The Cleveland Cavaliers needed this victory more than the San Antonio Spurs, and it showed. SI breaks down LeBron James and the Cavaliers’ 117–103 win.
Ah, the wonders one week can work. Seven days ago, Tyronn Lue’s inaugural, 13-point loss to the Bulls was sputtering to a close with his team attempting to chart a new course without fired coach David Blatt. It was only logical to wonder what were the Cavaliers’ next steps, given an offense that wildly grasped at connectivity and rhythm despite a year of personnel continuity.
Cleveland has fallen into those sorts of ruts before, which is almost always cast as an affront to its wealth of talent. Though the Cavs have sat atop the East nearly all season, the heavy expectations and accompanying microscope hanging over them facilitate a little overreaction. Fairly or not, Kevin Love has often found himself at the center of those discussions.
On Saturday night with the Spurs in town, threatening to snap a three game Cavaliers winning streak and cast even more doubt on Cleveland’s title hopes, it was Love who shucked the noise and offered the loudest answer. A 37-point Cavaliers first quarter was bolstered by 14 aggressive, confident ones from the highly paid, equally scrutinized power forward. Love served as target man and release valve for a noticeably decisive attack. The Cavs’ hot start turned into a dominant half and a 117–103 win over an elite opponent that mattered most of all for the sake of controlling their own narrative.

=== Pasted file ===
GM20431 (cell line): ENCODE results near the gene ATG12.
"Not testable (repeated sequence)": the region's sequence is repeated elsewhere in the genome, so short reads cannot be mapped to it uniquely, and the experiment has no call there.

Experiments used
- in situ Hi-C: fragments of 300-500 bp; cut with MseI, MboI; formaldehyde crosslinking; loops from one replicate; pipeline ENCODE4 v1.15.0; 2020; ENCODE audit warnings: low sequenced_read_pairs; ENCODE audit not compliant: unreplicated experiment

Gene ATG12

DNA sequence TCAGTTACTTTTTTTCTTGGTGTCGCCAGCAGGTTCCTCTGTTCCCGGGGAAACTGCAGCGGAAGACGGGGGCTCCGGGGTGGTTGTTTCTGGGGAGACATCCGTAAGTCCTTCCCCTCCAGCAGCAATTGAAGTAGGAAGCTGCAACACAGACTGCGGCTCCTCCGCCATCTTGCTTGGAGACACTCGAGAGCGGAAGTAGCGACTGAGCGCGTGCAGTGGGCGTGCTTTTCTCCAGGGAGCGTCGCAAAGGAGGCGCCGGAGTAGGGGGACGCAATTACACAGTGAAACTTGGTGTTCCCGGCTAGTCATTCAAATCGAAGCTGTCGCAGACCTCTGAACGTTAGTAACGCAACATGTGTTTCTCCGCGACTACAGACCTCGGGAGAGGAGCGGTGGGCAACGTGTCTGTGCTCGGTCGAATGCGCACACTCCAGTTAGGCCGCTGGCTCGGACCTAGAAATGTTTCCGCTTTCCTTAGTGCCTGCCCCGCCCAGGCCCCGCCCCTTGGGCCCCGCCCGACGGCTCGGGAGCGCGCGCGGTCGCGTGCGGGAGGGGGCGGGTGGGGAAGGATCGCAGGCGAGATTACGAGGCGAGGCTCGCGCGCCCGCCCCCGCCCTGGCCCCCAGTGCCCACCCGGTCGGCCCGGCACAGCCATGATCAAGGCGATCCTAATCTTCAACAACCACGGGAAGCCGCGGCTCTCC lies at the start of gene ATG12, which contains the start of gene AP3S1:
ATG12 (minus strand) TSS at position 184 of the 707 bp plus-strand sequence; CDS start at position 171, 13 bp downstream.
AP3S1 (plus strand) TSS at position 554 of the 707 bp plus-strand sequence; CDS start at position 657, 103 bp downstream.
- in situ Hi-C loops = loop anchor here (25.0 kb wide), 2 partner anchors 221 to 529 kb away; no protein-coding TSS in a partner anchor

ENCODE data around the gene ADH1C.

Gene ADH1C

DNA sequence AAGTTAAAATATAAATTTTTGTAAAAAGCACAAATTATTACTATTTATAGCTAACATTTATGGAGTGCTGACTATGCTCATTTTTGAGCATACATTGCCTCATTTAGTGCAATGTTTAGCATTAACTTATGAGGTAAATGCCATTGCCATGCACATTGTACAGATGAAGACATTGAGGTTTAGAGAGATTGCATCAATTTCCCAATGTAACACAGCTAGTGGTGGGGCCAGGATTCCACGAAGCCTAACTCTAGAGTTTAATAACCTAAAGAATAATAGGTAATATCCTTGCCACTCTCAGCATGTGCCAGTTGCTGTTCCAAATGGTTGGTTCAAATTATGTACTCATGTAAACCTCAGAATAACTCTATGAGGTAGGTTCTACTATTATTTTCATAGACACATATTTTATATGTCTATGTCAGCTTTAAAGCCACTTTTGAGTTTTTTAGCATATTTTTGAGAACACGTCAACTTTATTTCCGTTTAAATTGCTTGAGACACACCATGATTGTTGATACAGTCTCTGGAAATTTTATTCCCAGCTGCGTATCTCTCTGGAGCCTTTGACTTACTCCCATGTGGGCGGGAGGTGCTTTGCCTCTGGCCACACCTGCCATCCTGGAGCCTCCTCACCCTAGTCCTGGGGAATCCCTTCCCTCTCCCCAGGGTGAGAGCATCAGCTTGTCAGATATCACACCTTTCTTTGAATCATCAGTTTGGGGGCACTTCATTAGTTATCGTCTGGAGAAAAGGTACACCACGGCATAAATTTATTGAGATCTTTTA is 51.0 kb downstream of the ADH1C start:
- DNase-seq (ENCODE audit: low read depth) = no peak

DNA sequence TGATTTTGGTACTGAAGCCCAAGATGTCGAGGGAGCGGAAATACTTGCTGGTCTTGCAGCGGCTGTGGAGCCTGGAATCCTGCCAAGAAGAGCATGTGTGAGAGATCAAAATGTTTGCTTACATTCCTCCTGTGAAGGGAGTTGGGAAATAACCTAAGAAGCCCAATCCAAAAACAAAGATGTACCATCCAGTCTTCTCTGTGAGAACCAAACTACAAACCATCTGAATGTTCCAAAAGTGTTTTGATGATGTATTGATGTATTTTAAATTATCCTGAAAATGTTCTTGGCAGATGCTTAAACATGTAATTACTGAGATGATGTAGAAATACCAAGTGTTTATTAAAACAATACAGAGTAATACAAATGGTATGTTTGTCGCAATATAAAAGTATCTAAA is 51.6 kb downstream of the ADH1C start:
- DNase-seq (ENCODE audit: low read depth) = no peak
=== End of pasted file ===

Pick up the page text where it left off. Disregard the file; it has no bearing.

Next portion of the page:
Lue has harped from the outset on playing faster, and though that message last week was initially confounding—including naming Love, LeBron James and Kyrie Irving and calling for increased conditioning—the thought process behind that vision came through on Saturday. The Cavaliers certainly fared well on the fast break, but the value of increased tempo can go further than the open court. Just getting the ball up quicker can breed an additional handful of seconds on the shot clock, allowing for added reversals, actions and if done correctly, a better shot. For proof, look no further than their opponents, who have raised five banners on that principle.
Love was the main beneficiary, whether catching the ball in his preferred area in the left mid-post or simply spotting up in space on the wing after James and Irving collapsed the defense. He chipped in on the offensive glass, too, wresting a rebound from the arms of Manu Ginobili and finding Tristan Thompson for a second-quarter dunk. Love ended up with 21 points and 11 rebounds, finishing just his third stretch as a Cavalier with three straight 20-point efforts, and looking like a guy worth dealing two No. 1 picks for (even if one was Anthony Bennett). The Cavs are now 13–2 when he hits that mark.